Pink Floyd & The Lists Which Need Revision

photo by Carlo Mirante

photo by Carlo Mirante

If the last 29 years have accomplished anything, it's creating the list of Things Which Make Emily Ann Peterson Cry.

Here is a sample from that list...

  • exhaustion
  • hunger
  • pain, emotional or physical (duh)
  • kindness, in any amount
  • loneliness, mine or someone else's
  • the rollercoaster that is grief
  • unrelenting hope
  • unrelenting defeat
  • baby animals

Someday I'll draw up a helpful venn diagram and hand it out on first dates. That should go over well.

But I digress... per a friend's expert suggestion, I watched the director's cut of "Pink Floyd: Live at Pompeii" on Friday night. I was snuggled up in bed, watching it on Youtube, via my phone, propped up with a pillow - the height of cinematic perfection, I know.

About 20 minutes in, there I laid crying. Like a baby.

"Oh no. Have I been thinking too much about my generations' growing non-communication or my personal knack at failure again? Nah, I'm probably just hungry and exhausted." 

As the last scene of the film faded out, I wiped the tears from my face, slammed my little eyes shut, and went to sleep. Waking the next morning with puffy eyes yet fully rested, I got a bowl of cereal and cup of coffee. 

"Maybe last night was a fluke. Maybe I can watch it again without my emotions getting the best of me." 

So less than 8 hours after my first viewing, I watched it again "Pink Floyd: Live at Pompeii" - the whole thing - in the light of day. 

Nope. Cried again. Like an even bigger baby.

Quite honestly, Pink Floyd was new to me. I grew up on a steady diet of MoTown, Bach Suites, piano concertos, and bouquets of classic CCM. (Amy Grant, Steve Green, and the like.) My parents were and still are the furthest things from festival-attending Floydians you'll ever meet.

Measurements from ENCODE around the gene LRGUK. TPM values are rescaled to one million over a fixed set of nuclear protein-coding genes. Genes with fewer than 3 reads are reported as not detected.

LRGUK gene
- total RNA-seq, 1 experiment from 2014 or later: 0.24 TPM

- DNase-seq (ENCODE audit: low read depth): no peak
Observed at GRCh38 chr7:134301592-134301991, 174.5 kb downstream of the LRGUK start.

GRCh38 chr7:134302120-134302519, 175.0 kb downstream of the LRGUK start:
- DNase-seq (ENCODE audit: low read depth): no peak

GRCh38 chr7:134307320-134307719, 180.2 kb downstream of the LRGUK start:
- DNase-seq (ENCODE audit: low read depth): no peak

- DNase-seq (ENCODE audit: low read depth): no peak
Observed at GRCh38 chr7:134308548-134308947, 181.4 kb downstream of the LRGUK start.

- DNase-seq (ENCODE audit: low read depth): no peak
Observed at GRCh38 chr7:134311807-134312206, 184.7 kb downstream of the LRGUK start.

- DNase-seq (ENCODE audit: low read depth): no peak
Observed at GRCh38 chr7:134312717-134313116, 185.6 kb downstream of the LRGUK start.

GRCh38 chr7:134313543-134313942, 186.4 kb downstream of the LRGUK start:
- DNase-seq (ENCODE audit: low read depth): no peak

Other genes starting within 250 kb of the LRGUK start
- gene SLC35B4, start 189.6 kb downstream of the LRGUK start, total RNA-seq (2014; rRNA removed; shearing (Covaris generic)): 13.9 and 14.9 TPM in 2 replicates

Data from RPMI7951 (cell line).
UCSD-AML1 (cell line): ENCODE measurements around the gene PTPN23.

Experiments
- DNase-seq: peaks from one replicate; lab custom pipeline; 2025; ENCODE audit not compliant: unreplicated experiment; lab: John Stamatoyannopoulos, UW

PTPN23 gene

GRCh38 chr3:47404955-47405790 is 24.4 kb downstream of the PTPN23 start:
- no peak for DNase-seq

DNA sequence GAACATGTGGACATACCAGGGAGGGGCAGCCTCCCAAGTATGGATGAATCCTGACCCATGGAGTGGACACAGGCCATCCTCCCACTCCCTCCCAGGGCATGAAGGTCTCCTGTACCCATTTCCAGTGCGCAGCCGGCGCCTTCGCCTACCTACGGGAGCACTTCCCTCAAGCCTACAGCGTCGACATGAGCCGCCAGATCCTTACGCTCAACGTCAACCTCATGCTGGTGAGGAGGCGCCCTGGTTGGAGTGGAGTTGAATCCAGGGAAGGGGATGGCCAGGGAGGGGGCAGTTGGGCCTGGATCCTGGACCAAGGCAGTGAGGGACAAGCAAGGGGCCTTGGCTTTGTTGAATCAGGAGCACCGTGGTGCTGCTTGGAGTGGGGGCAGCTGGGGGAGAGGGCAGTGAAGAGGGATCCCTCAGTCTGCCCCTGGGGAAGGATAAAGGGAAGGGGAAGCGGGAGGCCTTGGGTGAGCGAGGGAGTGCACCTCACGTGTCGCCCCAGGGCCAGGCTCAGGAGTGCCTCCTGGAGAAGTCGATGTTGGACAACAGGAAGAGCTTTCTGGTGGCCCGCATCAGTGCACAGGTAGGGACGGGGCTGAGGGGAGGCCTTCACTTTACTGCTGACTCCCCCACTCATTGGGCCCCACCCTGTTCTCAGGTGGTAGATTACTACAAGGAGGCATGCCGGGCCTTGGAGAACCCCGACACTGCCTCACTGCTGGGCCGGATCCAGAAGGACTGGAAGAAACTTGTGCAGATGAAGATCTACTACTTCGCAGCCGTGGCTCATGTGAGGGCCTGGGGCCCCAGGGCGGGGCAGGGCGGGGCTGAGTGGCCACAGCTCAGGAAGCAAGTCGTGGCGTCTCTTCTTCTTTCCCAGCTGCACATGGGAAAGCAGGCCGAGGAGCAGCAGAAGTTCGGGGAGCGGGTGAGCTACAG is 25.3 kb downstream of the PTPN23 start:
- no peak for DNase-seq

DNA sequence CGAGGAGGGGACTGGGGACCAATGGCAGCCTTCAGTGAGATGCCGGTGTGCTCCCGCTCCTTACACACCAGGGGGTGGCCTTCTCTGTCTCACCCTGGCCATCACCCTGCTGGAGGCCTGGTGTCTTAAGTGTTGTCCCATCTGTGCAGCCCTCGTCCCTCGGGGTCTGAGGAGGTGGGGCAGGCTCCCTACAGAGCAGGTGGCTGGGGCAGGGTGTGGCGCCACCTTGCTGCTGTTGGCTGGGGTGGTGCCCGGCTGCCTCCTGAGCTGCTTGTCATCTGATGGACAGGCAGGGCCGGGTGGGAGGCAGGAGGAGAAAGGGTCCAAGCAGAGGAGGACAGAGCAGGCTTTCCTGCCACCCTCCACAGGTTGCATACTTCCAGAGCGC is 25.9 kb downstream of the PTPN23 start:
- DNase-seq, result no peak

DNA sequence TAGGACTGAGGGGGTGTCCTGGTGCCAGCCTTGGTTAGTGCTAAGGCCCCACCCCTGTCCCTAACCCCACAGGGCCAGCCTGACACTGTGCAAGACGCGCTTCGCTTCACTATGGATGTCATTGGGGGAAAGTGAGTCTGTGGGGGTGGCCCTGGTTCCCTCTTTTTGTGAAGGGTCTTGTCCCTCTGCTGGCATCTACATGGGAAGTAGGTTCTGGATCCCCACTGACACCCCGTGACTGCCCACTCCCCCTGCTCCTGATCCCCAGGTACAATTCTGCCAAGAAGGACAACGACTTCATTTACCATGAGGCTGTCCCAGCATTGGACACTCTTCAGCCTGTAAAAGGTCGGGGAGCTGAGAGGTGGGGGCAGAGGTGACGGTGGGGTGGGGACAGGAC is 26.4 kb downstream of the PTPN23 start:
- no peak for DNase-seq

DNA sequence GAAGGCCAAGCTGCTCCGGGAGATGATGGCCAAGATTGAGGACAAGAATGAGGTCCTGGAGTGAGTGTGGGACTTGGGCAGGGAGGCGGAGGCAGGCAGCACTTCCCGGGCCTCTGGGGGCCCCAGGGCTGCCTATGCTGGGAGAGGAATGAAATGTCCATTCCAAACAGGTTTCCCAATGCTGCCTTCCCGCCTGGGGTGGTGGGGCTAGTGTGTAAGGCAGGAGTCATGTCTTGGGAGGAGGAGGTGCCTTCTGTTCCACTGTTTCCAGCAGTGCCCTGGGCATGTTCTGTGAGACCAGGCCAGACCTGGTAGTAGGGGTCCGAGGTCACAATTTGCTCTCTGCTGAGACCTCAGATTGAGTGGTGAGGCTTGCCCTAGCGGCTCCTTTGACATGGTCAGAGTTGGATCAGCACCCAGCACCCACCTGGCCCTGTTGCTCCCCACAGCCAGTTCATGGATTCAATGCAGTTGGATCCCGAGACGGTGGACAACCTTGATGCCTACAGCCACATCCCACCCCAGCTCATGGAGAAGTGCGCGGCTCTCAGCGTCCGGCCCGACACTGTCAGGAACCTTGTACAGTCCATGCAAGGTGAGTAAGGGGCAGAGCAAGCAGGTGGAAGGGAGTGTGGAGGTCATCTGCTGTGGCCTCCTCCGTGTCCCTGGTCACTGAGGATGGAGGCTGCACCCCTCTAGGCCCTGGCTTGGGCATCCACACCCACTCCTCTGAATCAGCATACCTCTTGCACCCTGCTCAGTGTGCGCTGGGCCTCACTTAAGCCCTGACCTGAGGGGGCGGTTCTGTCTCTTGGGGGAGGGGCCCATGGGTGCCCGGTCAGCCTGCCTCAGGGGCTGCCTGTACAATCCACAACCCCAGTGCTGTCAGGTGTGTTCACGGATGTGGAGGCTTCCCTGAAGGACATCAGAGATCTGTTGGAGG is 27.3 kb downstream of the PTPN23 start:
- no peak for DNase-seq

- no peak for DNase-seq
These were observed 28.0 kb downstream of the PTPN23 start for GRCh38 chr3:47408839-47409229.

This means until Friday, I hadn't really listened to anything by Pink Floyd. You know what I mean, the turn-off-the-phone-crank-up-the-volume-lie-on-the-floor kind of listening. They were on my list of Artists to Fully Digest. I am proud to have revised that list. (Phew! That was a close one.)

The film features 2 things I would've never imagined adding to my list of Ways to Transcend:

  1. obtain and display an ego slightly larger than the size of Pink Floyd's bass cabs
  2. wear a shirt as tight as the condoms I hope Pink Floyd wore with their groupies

Perhaps I should consider ego and attire in my pursuit of transcendence? All I know is that particular list is being revised due to the immense amount of clairvoyance I experienced from Pink Floyd within this film.

So I've made revisions to lists of Things That Make Me Cry and Movies To Re-Watch ASAP and have also added a few items to my list of Documentaries to Watch and Christmas Wish List.

I can't put my finger on why my reaction to "Pink Floyd: Live at Pompeii" was to cry, but I do know this: it accessed a part of myself I badly needed to address. Maybe you too? (See also: the magic and beauty of art.) 

Pink Floyd: Live at Pompeii is a 1972 film featuring Pink Floyd performing six songs in the ancient Roman amphitheatre in Pompeii, Italy. It was directed by Adrian Maben and recorded in the month of October with 24 tracks studio quality without a live audience The performances of "Echoes," "A Saucerful of Secrets," and "One of These Days" were filmed from October 4, 1971 to October 7, 1971.